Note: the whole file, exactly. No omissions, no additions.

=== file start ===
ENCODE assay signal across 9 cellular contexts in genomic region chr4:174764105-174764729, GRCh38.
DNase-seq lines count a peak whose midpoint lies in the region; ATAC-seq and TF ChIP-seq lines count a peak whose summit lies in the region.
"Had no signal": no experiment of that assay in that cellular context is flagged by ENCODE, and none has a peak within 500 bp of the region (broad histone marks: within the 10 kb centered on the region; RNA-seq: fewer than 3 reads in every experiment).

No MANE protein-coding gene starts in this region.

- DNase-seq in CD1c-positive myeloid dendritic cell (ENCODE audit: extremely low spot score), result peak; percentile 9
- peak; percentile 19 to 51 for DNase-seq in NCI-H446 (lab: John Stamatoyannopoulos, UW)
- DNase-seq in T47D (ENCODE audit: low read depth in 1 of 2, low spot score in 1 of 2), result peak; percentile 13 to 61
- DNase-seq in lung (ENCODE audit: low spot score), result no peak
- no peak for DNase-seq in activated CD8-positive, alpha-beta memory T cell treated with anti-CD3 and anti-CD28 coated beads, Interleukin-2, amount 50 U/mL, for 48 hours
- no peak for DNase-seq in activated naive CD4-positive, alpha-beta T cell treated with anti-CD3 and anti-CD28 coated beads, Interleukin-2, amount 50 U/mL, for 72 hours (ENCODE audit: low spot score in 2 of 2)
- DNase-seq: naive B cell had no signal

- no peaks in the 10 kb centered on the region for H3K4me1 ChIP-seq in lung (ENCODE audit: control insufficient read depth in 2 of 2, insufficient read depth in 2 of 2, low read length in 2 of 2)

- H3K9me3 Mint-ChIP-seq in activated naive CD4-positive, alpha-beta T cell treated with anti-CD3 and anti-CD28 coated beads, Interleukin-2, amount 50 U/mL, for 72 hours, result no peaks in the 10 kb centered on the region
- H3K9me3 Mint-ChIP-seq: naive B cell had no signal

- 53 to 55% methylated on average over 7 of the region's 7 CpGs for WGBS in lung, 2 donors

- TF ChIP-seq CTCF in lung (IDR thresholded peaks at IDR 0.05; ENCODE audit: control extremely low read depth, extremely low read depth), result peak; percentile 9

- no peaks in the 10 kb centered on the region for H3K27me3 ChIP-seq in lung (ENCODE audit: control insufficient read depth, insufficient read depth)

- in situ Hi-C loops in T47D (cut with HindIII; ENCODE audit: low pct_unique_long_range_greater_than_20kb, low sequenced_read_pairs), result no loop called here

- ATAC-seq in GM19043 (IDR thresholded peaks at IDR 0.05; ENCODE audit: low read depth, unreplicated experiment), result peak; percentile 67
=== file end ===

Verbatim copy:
ENCODE assay signal across 9 cellular contexts in genomic region chr4:174764105-174764729, GRCh38.
DNase-seq lines count a peak whose midpoint lies in the region; ATAC-seq and TF ChIP-seq lines count a peak whose summit lies in the region.
"Had no signal": no experiment of that assay in that cellular context is flagged by ENCODE, and none has a peak within 500 bp of the region (broad histone marks: within the 10 kb centered on the region; RNA-seq: fewer than 3 reads in every experiment).

No MANE protein-coding gene starts in this region.

- DNase-seq in CD1c-positive myeloid dendritic cell (ENCODE audit: extremely low spot score), result peak; percentile 9
- peak; percentile 19 to 51 for DNase-seq in NCI-H446 (lab: John Stamatoyannopoulos, UW)
- DNase-seq in T47D (ENCODE audit: low read depth in 1 of 2, low spot score in 1 of 2), result peak; percentile 13 to 61
- DNase-seq in lung (ENCODE audit: low spot score), result no peak
- no peak for DNase-seq in activated CD8-positive, alpha-beta memory T cell treated with anti-CD3 and anti-CD28 coated beads, Interleukin-2, amount 50 U/mL, for 48 hours
- no peak for DNase-seq in activated naive CD4-positive, alpha-beta T cell treated with anti-CD3 and anti-CD28 coated beads, Interleukin-2, amount 50 U/mL, for 72 hours (ENCODE audit: low spot score in 2 of 2)
- DNase-seq: naive B cell had no signal

- no peaks in the 10 kb centered on the region for H3K4me1 ChIP-seq in lung (ENCODE audit: control insufficient read depth in 2 of 2, insufficient read depth in 2 of 2, low read length in 2 of 2)

- H3K9me3 Mint-ChIP-seq in activated naive CD4-positive, alpha-beta T cell treated with anti-CD3 and anti-CD28 coated beads, Interleukin-2, amount 50 U/mL, for 72 hours, result no peaks in the 10 kb centered on the region
- H3K9me3 Mint-ChIP-seq: naive B cell had no signal

- 53 to 55% methylated on average over 7 of the region's 7 CpGs for WGBS in lung, 2 donors

- TF ChIP-seq CTCF in lung (IDR thresholded peaks at IDR 0.05; ENCODE audit: control extremely low read depth, extremely low read depth), result peak; percentile 9

- no peaks in the 10 kb centered on the region for H3K27me3 ChIP-seq in lung (ENCODE audit: control insufficient read depth, insufficient read depth)

- in situ Hi-C loops in T47D (cut with HindIII; ENCODE audit: low pct_unique_long_range_greater_than_20kb, low sequenced_read_pairs), result no loop called here

- ATAC-seq in GM19043 (IDR thresholded peaks at IDR 0.05; ENCODE audit: low read depth, unreplicated experiment), result peak; percentile 67